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Lessons on successful skill mix using technicians in the Dental Profession should be applied to pharmacy

The dental sector provides a good exemplar of how skill mix has been developed to support the work of the dentist, to widen the scope of the service and ultimately to improve the service to patients. Six types of dental technicians have been registered by the General Dental Council (GDC).

Wed 10th October 2018 The PDA

Each group has its own training requirements, specific roles and responsibilities and each enjoys a career structure and a skills / salary escalator. The GDC has produced guidance for dentists describing specific areas in which each registrant group has more specialised and identifiable knowledge, skills and experience and sets certain conditions and restrictions of practice which ensure that the dental technicians are utilised at the appropriate time. This enables dentists to know how they can rely upon specific groups of technicians to allow them not only to delegate safely and effectively, but to do so in a way that helps them to develop their service to patients in a practical sense. For example, dental nurses must be present alongside the dentist to record the notes of oral examinations, assist with patients during procedures and to provide a valuable chaperoning service. Such a systematic approach has also been used in the optical and veterinary professions.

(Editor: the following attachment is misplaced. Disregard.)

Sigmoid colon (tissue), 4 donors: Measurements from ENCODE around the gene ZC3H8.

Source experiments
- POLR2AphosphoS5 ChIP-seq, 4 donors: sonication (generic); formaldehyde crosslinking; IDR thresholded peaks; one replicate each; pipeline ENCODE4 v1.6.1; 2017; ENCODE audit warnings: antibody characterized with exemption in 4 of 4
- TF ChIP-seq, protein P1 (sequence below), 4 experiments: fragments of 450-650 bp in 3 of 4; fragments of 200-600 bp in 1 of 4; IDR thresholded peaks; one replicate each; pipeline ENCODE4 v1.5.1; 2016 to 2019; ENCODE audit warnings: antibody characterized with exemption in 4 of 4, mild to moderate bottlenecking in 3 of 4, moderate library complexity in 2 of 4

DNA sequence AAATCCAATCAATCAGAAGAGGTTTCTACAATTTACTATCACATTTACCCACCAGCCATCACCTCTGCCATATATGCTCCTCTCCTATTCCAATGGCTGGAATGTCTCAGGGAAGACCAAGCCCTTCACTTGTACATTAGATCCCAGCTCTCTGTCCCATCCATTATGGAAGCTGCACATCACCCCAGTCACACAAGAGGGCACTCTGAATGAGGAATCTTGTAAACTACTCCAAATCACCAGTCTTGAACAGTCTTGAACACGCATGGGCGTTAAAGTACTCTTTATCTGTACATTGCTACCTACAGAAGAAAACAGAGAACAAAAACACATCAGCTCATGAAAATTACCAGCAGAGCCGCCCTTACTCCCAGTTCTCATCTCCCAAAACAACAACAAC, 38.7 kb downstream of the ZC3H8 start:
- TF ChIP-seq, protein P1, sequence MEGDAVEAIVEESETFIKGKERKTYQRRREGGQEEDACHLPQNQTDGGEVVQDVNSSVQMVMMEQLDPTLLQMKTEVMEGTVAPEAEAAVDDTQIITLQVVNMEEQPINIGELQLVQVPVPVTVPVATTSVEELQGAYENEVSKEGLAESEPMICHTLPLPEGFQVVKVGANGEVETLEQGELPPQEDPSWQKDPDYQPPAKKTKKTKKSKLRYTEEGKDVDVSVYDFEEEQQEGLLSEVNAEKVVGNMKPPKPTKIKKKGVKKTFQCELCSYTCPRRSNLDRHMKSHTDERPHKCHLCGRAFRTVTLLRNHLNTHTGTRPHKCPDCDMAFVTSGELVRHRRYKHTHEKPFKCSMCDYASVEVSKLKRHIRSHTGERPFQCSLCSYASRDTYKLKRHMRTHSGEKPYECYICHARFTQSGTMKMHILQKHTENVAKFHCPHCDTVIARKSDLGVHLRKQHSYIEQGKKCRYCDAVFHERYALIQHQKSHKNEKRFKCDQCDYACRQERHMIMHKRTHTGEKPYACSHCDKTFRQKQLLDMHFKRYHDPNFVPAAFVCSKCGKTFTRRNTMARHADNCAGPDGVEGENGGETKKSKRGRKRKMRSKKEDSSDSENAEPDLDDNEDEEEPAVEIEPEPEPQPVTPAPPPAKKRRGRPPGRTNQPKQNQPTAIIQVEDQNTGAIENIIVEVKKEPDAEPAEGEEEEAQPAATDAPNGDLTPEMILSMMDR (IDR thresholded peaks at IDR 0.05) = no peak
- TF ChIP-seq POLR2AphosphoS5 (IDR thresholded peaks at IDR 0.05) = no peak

In pharmacy however, there is no detailed and standardised definition of a pharmacy technician, nor are there any specific practical tasks that require a pharmacy technician to participate in as a condition of practice. A useful example may include the mandatory availability of a registered pharmacy technician in each pharmacy to undertake a second check on dispensed medicines. It is difficult to differentiate the roles and responsibilities of registered pharmacy technicians from that of unregistered dispensers or other support staff currently. The current vague arrangements provide no structural advantages that can be used to the benefit of the service nor by pharmacists to determine which specific roles to delegate.


To address the problems associated with the poor definition of pharmacy technician roles, pharmacy technicians should be divided into several specific groups with a particular level of skill, similar to the model used in the dental sector. A skills escalator should be established, each level requiring a different level of additional knowledge and education (beyond that gained through initial education and training) and each level should support a specific aspect of the work and role that a pharmacy technician might undertake to support the role of a pharmacist e.g. Accuracy Checking Technician, a dispensing technician, a hospital pharmacy ward-based technician, GP surgery based pharmacy technician a care home pharmacy technician.

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